Friday, December 19, 2008

Our Long North American Nightmare is Over

The white smoke has issued forth from the Sundin Camp, “habemus consultum” (our apologies to the Latin scholars out there).

And the decision is… Vancouver.

Our old pal from New York had a ready explanation for the decision:

"Mats Sundin made like Woodward and Bernstein following Deep Throat's advice. He followed the money. "

An ironic turn of phrase, given that the original “Deep Throat” – W. Mark Felt, Sr. – passed away yesterday. Nonetheless, it probably has never occurred to the likes of Larry Brooks, whose vision extends only to edges of Manhattan Island, that Sundin was always a better fit for the Canucks in a hockey sense. New York already had splurged last year on centers in Scott Gomez and Chris Drury. That Drury is having something of an off year (he’s on a pace for fewer than 50 points, which would challenge his career low) does not change the fact that someone was going to find a new position to make room for Sundin, and what’s more, the Rangers would have to make room on the roster by moving players to accommodate his pro-rated salary.

On the other hand, Vancouver was well under the salary cap (more than $7 million, according to the Vancouver Sun), so they could accommodate the pro-rated portion of Sundin’s salary without undue effects on the roster. And, the Canucks actually needed a center. Henrik Sedin has 28 points in 32 games, which isn’t terrible, but he has only four goals among those points, but no other center on the Vancouver roster has as many as 20 points.

If Sundin was following the money, was he doing it at the expense of a chance to win? That’s not an idle consideration for a player who will be 38 in less than two months. Both Vancouver and the Rangers are solidly in the playoff mix at the moment. The difference is that the Canucks have been doing it without Roberto Luongo in goal for almost a month. His return can only make the Canucks stronger. Vancouver might have the rougher road to travel, what with San Jose and Detroit in their side of the draw, but the Rangers are arguably no better than the third best team in their own division (Pittsburgh and Philadelphia laying a claim to being superior teams), and have won an inordinate number of games via gimmicky means (8-1 in shootouts). The Rangers, even with Sundin, are no lock to make the playoffs and would probably not be considered a good bet to advance far, unless goalie Henrik Lundqvist is hot.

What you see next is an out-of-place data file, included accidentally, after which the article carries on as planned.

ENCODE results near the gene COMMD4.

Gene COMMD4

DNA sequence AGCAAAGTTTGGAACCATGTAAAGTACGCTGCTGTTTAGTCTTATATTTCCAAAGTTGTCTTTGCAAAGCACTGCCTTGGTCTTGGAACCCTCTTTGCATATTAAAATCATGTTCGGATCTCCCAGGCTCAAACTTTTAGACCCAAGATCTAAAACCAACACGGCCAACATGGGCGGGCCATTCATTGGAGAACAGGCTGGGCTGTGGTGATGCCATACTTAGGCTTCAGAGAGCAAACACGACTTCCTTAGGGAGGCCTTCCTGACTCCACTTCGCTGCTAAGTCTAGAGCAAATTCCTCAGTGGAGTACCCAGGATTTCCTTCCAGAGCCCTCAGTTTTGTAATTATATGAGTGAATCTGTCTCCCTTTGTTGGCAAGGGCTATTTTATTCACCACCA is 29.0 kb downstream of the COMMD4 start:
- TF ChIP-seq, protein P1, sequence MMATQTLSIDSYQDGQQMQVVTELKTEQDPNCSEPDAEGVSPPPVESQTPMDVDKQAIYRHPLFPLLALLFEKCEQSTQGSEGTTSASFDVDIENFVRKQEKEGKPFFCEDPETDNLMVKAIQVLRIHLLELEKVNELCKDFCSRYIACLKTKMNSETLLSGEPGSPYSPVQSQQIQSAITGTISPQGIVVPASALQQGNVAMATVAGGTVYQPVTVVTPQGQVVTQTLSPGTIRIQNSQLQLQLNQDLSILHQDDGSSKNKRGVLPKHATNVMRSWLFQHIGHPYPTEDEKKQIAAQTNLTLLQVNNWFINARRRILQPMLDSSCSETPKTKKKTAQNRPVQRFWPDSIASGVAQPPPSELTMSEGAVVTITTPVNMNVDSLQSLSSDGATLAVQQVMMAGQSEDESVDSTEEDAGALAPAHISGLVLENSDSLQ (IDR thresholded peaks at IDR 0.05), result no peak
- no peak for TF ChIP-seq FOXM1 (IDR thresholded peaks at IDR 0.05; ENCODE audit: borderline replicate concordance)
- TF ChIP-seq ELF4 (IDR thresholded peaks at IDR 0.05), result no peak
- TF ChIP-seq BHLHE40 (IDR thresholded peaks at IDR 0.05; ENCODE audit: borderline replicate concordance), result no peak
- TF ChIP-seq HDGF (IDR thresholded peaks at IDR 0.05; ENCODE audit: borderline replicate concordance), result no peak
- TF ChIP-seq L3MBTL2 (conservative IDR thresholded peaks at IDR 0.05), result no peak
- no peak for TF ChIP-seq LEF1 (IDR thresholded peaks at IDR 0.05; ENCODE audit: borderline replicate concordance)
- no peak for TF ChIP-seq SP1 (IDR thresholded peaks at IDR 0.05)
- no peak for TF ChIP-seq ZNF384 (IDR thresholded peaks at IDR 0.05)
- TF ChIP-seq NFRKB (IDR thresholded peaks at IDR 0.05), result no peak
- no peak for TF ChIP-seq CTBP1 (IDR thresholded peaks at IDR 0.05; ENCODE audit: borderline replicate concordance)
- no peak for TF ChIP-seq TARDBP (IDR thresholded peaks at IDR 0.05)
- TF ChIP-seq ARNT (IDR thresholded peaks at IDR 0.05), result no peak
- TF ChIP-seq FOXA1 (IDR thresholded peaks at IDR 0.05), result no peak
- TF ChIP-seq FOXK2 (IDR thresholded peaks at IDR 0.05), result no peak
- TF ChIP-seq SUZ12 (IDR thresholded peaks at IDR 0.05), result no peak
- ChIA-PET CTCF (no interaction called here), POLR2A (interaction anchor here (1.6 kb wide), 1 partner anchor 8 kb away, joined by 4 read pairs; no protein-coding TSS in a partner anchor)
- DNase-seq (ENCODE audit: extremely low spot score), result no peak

If Sundin was about the money, then why, as reported by Pierre LeBrun at, would he have taken a discount to allow the Canucks to shop for more parts? Had the Rangers signed Sundin, even at the pro-rated lesser amount they could offer, and even if he had taken a similar discount to that which he is reported to have taken in Vancouver, would the Rangers have the flexibility to add a part here or there? The arithmetic suggests that they would not, not easily at least.

But at the end of the day, this is a pretty bad soap opera. Sundin begged off on waiving a no-trade clause last year to remain a Toronto Maple Leaf. Then, he sits out a third of a season to ponder offers as if he was a center-for-hire. Toronto was denied an opportunity to improve their roster out of some version of, what does one call it, “loyalty?” And then that is tossed out the window by virtue of the slow-motion train wreck that has been this interminable drawn out saga of “Days of Our Mats?” Taking the better dollar offer doesn’t do anything to polish the tarnished reputation, either.

The only question of any relevance going forward is, “will Mats matter?” He’s probably not going to dress for a game until perhaps the game on December 26th against Edmonton, which will be game 36 on the Canuck schedule. And, given the hiatus, it’s difficult to believe he’s going to be a difference maker right out of the gate. He might be the most consistent point-a-game player of his generation – it does not make him Sidney Crosby or Evgeni Malkin when it comes to offensive fireworks. If he plays the last 47 games, 40 points seems to be the ceiling here. By himself, Sundin isn’t going to have the effect that the return of Roberto Luongo will have.

This deal probably says more about Vancouver and general manager Mike Gillis than it does about Sundin. Despite the lengthy wait while Sundin was pondering his choices, despite the growing sentiment that Sundin would pick the Rangers in the end, Vancouver was steady and persistent in pursuing the player. The offer doesn’t seem to have changed since first laid on the table months ago. It speaks to how the Canucks might move forward – quietly, persistently, doggedly – in using that money Sundin left on the table.

If you’re going to “follow the money,” as Larry Brooks hinted, follow that money and watch what the Canucks do in finding those last pieces in a couple of months. Those might be the more important moves in the end.


Marky Narc said...

Not to mention passing on New York means he doesn't have to deal with Larry Brooks on a regular basis, amirite?

The Peerless said...

Life does have its bonuses.

Anonymous said...

This saga is like Redskins football coverage, leaves you asking yourself is there any real sports news going on?

The Peerless said...

The next big story will be the over-under on how many games it takes for Sundin to have a groin injury.

I'll take "one."